In a meeting with the Deputy Chairman of the Planning Commission not so long ago we had proposed that we spend money in the next plan to replicate at least 2000 of these kinds of models all over the northeastern region. This would make a positive impact. It makes sense when all that we have to do is to build capacity and organize the social capital to be monetized. We need to bring in some equity in the form of capacity building and market linkages. We then need to build appropriate tourism products and position the same in the marketplace. It is estimated that each project will just require about Rs. 30 lakh. If we monetize some of the social capital as contribution from the communities then the total investment in these projects is not going to be more than Rs. 800 crore over the next plan. The number of livelihoods estimated, both direct and indirect, will be in the order of about 5.5 lakh. Thus investment per livelihood is at about Rs. 15,000 only. This, to our mind, can be done.

It is really scaling it up to a level to see the impact on the ground. Impacts would certainly be in terms of conservation of the biodiversity as well as the generation of livelihoods in a sustainable manner.

NERCORMP-IFAD project in Shillong has done some excellent extension and village infrastructure building work there. It has shown that peace can be an incentive if grass root stakeholders are the relations of insurgent groups. Building a revenue model for the villages through community leadership based on eco-tourism is definitely possible. This has been demonstrated in recent active deliberations at the grassroots level with ECOSS at places like Ukhrul in Manipur.

Another interesting example is from Manas, the militants there and poachers. There is a model of ecotourism which has shown that erstwhile poachers are now guardians of the habitat since it brings in revenue through ecotourism.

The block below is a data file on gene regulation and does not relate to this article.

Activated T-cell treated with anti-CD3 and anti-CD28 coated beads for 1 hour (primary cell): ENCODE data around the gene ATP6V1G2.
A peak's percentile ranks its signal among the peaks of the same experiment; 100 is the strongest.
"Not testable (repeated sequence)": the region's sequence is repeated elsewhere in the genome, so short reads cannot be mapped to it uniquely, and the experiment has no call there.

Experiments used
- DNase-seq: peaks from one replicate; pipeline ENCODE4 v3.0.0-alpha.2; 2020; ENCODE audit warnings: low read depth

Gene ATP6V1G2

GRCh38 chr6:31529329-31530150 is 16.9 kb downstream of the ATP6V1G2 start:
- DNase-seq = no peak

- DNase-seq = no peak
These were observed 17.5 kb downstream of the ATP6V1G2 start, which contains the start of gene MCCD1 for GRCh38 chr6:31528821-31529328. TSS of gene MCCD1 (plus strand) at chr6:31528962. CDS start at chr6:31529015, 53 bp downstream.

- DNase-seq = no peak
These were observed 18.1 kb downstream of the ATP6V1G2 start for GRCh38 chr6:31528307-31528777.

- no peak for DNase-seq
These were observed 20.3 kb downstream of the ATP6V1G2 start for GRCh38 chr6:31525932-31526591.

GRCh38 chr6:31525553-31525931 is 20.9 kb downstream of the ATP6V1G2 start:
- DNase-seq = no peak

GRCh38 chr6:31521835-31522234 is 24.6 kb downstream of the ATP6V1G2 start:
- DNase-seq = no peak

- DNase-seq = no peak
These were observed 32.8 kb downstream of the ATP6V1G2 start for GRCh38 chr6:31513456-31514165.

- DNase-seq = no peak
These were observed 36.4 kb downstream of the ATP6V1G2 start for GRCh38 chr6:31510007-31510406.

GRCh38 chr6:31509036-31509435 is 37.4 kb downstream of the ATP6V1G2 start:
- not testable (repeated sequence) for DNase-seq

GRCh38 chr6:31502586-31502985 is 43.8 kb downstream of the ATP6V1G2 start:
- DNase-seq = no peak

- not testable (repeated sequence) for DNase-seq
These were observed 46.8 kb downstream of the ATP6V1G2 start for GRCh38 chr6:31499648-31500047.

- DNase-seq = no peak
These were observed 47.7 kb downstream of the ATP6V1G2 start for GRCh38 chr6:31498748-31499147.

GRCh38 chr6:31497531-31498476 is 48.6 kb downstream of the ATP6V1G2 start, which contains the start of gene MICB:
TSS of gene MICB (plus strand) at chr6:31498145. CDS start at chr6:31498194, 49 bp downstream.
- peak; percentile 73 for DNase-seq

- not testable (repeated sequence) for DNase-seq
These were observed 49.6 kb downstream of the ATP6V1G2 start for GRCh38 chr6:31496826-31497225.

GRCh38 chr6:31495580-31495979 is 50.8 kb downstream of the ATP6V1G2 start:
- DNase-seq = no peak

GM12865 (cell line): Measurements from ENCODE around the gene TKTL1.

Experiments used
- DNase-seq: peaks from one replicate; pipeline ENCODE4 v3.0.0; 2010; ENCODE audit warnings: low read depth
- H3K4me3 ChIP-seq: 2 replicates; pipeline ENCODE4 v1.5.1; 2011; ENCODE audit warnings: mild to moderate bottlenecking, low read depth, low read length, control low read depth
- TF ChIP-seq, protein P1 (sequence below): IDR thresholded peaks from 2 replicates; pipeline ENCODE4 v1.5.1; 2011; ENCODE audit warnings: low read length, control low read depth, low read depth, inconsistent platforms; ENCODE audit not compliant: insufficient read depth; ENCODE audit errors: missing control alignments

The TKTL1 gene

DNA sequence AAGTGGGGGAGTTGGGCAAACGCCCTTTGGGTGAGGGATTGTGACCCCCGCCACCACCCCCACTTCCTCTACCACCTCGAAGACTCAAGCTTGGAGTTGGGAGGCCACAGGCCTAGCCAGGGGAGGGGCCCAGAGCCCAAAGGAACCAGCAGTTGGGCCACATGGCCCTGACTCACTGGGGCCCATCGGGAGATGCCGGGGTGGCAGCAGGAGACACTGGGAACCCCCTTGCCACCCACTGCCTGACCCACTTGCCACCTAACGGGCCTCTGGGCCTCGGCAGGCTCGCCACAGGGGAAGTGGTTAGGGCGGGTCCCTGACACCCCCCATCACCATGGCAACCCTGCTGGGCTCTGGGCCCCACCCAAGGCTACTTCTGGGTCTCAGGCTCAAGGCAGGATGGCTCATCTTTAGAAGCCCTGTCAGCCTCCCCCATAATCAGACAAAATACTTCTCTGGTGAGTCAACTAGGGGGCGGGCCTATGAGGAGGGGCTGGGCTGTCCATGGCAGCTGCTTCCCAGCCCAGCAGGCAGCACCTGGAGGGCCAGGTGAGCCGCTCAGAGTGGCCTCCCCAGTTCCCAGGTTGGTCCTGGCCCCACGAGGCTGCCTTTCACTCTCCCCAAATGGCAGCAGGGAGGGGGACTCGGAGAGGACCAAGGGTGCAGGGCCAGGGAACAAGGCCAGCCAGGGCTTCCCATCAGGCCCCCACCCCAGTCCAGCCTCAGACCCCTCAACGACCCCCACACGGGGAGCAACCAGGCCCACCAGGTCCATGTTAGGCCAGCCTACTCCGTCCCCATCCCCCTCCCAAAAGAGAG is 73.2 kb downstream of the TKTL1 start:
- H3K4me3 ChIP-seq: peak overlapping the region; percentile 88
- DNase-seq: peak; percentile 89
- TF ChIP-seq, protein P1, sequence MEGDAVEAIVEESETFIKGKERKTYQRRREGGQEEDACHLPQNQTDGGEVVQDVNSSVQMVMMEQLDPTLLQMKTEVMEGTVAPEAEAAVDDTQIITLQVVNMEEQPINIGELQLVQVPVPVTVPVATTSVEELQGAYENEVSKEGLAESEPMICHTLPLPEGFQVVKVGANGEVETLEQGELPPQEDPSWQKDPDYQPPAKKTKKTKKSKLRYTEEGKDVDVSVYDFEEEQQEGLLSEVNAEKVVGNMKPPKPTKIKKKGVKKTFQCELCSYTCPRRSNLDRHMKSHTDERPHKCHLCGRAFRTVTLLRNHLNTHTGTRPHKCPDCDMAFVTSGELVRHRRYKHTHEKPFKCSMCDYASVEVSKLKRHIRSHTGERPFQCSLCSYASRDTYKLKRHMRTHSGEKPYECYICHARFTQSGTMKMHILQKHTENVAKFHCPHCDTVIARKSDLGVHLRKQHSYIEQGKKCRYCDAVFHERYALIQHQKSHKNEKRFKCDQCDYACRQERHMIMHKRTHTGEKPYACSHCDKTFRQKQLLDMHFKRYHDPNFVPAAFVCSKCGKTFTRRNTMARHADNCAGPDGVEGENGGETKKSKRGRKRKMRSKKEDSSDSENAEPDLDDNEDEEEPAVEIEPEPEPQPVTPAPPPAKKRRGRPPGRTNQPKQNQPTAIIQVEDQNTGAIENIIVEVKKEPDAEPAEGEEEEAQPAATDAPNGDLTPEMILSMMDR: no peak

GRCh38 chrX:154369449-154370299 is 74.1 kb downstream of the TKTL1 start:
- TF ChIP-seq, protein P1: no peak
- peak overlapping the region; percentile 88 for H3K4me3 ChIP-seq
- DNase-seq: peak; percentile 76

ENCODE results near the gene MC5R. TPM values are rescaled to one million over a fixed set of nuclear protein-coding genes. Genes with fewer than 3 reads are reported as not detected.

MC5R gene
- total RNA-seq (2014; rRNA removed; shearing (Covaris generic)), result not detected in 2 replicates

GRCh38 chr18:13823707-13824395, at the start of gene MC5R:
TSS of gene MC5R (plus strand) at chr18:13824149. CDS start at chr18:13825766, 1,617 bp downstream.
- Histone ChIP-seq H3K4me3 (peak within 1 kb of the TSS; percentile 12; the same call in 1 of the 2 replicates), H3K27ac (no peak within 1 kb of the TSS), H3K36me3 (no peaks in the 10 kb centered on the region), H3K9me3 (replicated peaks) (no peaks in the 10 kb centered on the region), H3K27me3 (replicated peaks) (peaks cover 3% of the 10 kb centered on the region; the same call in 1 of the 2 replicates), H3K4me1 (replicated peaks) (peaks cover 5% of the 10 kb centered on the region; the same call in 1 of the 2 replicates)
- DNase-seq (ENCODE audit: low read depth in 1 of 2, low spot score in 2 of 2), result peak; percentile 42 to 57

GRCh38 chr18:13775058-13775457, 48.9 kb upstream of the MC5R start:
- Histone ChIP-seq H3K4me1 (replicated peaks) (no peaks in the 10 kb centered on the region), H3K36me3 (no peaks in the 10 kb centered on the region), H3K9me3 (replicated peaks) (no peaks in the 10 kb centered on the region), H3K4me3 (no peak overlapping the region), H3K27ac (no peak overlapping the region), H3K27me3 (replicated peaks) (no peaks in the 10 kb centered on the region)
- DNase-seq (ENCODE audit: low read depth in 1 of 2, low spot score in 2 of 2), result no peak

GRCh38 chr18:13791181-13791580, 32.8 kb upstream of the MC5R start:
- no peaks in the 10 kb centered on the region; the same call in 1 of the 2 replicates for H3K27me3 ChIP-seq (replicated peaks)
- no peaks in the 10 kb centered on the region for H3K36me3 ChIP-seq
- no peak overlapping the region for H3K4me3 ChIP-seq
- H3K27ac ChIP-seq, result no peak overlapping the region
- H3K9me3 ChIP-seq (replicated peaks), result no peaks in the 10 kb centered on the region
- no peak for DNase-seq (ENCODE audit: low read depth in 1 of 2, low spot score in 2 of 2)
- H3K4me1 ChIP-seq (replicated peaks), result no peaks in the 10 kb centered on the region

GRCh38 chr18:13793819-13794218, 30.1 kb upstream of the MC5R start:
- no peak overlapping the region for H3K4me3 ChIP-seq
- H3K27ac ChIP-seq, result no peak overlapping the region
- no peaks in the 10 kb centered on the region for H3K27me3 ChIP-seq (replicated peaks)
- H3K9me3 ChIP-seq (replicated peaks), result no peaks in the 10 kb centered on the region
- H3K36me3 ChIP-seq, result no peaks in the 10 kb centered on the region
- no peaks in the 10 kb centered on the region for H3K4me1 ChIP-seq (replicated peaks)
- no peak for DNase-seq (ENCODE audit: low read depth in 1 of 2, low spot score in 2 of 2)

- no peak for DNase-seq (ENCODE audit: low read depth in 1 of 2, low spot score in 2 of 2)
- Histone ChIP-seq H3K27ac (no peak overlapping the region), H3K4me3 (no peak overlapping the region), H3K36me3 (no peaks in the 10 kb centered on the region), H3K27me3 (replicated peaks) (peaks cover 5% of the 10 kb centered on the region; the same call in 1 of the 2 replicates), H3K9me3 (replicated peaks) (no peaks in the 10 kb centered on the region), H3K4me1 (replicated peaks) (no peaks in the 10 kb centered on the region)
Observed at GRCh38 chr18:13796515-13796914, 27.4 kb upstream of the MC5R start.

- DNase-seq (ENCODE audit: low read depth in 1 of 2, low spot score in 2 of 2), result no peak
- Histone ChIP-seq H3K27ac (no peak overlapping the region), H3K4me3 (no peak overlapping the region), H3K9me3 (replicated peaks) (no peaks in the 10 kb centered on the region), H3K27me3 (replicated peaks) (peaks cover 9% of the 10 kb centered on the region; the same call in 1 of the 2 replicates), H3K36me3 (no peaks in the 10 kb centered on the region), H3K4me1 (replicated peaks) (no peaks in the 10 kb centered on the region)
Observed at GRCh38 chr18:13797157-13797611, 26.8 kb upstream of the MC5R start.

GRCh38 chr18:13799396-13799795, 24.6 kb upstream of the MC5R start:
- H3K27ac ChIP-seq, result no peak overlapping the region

The northeastern region is much more of an extension of Sikkim in terms of the biodiversity resources. It is the bio-resources epicenter of the country. Thanks to the way of life and sparse population, the biodiversity to some extent has been preserved. Furthermore, the varied cultural traits and different types of people who live in this part of the world add huge colour to the traditional and cultural equity of this region. Thus the Identity of the people can be harnessed as a resource with this kind of intervention. When this is done, development naturally would follow.

Thus, it is the right opportunity to extend the work of ECOSS in Sikkim to the rest of the region. Already some of the forays made have yielded positive experiences, both by us as well as those who have received the training/capacity building. From river dolphins to Naga tribalism to birds in Arunachal Pradesh, there are a host of places we have already done some work. But due to the lack of resources and a coordinated effort we have not been able to scale up.

Finally, there often is the argument about insurgency and other disruptions to the smooth flow of tourists. There is also the question of the gigantic task of marketing. These are well within the ambit of being managed. We need to manage the risk and we need to promote the region well. Sikkim has done this successfully.

Yes it is possible to do community-based ecotourism. This can be the harbinger for a peace process as well. This is one way of exporting a peace initiative from Sikkim.